In the meantime, I felt slightly disoriented without access to Facebook. I tried informing my close friends that I was Facebook-less via text, email, or Instagram messenger. Overall, I did not miss the absence of the news feed in my life. I did, however, miss a small handful of photographer friends who live on the east coast who I primarily communicate with via a private Facebook group. And a few other select Facebook groups.
I spent October and November focused on client work, delivering my galleries faster than usual, and rediscovering new ways to spend time. I read more books! I read the newspaper. I found new artists and creative inspiration on Behance. I traveled to LA for the Adobe MAX creativity conference. I added to my stock portfolio. I connected with friends in real life for coffee dates, drinks, and birthday dinners. I was never able to log back onto Facebook in October and November.
By the time December rolled around, I hatched an idea to rejoin a small handful (about 5) Facebook groups. I created a new Facebook account using a different email address. And for my profile photo, I took a selfie holding a handwritten sign that reads “I’m just here for the groups. If we’re in a group together, I’ll see you in there. If not, let’s meet up for coffee IRL!” I had a few of my friends add me via my new account to the groups, and voila! I now have a very trimmed down Facebook experience. I don’t accept friend requests on this new account which minimizes my newsfeed. It’s been really been amazing. What’s super funny is that several of my friends saw that new profile of me and messaged me to ask me if I’d been hacked. 🙂
Curiously, when I opened the new for-groups-only Facebook account, it asked me to enter a mobile number, and then verify the mobile number via text. I completed that step, and ironically, doing so turned off two-factor authentication on my original Facebook account (since I added my mobile number & verified it with the new account). Now I was able to access my original account! OMG!!! But it had been two plus months without Facebook, so I had to ask myself if I really wanted to jump back on.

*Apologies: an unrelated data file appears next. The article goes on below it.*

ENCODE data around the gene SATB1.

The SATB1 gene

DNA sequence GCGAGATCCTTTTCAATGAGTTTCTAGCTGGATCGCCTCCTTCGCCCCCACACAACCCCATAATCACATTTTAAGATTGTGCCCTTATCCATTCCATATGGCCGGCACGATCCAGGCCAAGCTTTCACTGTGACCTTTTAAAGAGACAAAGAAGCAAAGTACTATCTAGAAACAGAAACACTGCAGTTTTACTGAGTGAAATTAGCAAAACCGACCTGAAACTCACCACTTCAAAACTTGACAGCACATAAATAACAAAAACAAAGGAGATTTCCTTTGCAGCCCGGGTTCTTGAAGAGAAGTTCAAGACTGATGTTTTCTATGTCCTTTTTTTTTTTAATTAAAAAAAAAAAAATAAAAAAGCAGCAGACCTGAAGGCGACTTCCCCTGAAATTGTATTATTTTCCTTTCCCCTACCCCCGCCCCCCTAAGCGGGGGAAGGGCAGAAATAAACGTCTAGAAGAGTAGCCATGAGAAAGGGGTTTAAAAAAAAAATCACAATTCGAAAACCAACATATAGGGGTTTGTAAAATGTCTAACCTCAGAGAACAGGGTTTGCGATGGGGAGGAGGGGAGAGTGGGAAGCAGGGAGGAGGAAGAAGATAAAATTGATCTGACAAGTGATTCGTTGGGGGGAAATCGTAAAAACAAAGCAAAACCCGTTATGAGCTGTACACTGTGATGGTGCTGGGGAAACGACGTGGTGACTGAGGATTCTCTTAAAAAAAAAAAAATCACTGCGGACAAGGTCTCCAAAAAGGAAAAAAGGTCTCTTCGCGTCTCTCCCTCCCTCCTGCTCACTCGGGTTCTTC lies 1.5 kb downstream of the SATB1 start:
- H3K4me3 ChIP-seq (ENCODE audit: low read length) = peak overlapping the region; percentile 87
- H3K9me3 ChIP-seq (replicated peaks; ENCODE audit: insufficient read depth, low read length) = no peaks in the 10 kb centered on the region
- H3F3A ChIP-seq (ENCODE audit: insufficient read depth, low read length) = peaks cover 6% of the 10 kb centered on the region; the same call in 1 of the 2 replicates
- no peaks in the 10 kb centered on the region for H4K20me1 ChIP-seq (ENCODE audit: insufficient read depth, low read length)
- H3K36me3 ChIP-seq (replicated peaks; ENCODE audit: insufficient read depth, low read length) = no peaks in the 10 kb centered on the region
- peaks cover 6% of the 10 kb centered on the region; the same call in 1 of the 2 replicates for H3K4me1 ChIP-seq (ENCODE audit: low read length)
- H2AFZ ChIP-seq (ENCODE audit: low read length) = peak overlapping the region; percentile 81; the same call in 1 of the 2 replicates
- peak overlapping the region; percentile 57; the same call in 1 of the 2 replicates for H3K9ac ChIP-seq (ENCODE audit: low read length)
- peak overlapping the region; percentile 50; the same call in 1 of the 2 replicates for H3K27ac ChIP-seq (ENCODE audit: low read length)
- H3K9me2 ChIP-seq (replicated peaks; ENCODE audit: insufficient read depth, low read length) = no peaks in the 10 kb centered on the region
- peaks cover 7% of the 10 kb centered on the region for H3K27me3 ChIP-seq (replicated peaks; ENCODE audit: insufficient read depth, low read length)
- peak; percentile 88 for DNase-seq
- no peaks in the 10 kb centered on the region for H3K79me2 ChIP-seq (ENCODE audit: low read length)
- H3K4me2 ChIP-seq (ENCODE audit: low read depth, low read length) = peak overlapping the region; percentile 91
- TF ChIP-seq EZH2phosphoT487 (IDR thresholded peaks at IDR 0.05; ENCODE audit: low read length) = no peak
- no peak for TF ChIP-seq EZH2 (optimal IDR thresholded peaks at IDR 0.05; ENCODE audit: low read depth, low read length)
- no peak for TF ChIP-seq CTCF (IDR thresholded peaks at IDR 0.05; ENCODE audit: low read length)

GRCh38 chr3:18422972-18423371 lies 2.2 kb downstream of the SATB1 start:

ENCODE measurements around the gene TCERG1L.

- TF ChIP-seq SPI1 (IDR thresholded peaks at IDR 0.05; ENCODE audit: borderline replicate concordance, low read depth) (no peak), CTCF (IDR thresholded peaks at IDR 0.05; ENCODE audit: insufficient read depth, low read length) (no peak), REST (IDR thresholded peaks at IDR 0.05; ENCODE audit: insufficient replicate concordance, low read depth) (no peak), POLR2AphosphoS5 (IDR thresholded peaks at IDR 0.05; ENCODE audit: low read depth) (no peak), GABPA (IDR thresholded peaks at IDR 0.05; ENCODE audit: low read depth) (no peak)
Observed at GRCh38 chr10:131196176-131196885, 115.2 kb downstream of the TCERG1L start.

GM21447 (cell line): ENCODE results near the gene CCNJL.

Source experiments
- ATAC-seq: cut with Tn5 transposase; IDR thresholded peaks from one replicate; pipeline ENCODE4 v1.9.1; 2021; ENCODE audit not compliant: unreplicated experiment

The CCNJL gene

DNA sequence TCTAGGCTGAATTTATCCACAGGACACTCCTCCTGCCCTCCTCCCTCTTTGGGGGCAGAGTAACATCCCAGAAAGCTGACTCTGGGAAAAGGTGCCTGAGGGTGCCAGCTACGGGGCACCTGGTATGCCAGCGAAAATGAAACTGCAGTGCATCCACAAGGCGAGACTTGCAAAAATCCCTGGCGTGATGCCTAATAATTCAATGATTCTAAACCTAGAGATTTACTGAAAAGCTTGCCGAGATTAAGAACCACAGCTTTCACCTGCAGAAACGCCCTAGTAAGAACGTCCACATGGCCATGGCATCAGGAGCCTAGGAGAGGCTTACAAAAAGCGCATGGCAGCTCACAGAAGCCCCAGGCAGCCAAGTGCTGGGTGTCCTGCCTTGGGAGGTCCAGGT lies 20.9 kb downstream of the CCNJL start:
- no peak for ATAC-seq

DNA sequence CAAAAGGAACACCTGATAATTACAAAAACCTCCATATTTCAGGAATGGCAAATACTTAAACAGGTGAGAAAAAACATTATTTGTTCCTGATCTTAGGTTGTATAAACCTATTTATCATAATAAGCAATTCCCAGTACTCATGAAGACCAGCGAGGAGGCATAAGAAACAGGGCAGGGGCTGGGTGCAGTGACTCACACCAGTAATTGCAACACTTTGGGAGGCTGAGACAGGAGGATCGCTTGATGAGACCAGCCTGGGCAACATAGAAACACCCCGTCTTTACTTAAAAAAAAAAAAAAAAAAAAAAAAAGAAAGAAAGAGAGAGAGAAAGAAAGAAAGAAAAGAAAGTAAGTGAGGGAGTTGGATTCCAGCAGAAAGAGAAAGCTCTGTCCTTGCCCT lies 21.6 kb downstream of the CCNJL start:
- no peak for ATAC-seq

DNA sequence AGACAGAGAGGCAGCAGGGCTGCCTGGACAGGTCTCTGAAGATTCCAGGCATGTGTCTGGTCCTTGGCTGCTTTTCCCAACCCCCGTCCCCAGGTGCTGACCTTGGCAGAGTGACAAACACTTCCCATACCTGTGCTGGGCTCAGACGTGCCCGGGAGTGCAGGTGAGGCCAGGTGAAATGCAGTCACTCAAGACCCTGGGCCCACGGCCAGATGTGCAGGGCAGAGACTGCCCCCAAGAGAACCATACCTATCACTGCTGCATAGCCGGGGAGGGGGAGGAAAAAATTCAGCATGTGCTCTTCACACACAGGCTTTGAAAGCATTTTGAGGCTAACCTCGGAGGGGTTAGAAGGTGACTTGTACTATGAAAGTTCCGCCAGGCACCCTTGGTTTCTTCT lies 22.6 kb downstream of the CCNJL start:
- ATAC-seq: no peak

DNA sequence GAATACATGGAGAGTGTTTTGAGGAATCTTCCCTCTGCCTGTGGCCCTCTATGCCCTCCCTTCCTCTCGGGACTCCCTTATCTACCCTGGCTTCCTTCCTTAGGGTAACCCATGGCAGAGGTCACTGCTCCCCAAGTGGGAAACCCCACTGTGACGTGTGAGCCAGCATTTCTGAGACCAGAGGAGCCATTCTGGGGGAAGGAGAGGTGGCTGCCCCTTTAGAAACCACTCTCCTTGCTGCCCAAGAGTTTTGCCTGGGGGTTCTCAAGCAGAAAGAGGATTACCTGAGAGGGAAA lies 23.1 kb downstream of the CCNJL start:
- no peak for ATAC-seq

Honestly, I’ve been so much happier with lessssss Facebook in my life. I’ve discovered JOMO or the “joy of missing out”! I realized that I don’t really need to read every single detail shared online, and people don’t really need to hear about all of my everyday crap either. I hope that I won’t miss out on the BIG things happening in my friends’ lives, but this has given me the push to be more intentional about making connections offline. Sure, I still occasionally feel a bit of FOMO, but overall there is way more joy. I will log into my old account every other day or so, take a peek at my notifications, but mostly the draw to mindlessly spend hours scrolling is no longer there. I know how to connect with the most important people in my life, and for me, that’s enough for now.
I’m still on Instagram, which I find mostly fun and not as invasive as Facebook. And I’ve been loving the app Marco Polo for exchanging video messages with friends. The connecting feels way more genuine and real, which I totally dig. What is your relationship with social media? The start of a new year is an excellent time to contemplate this and make a change if you feel so moved.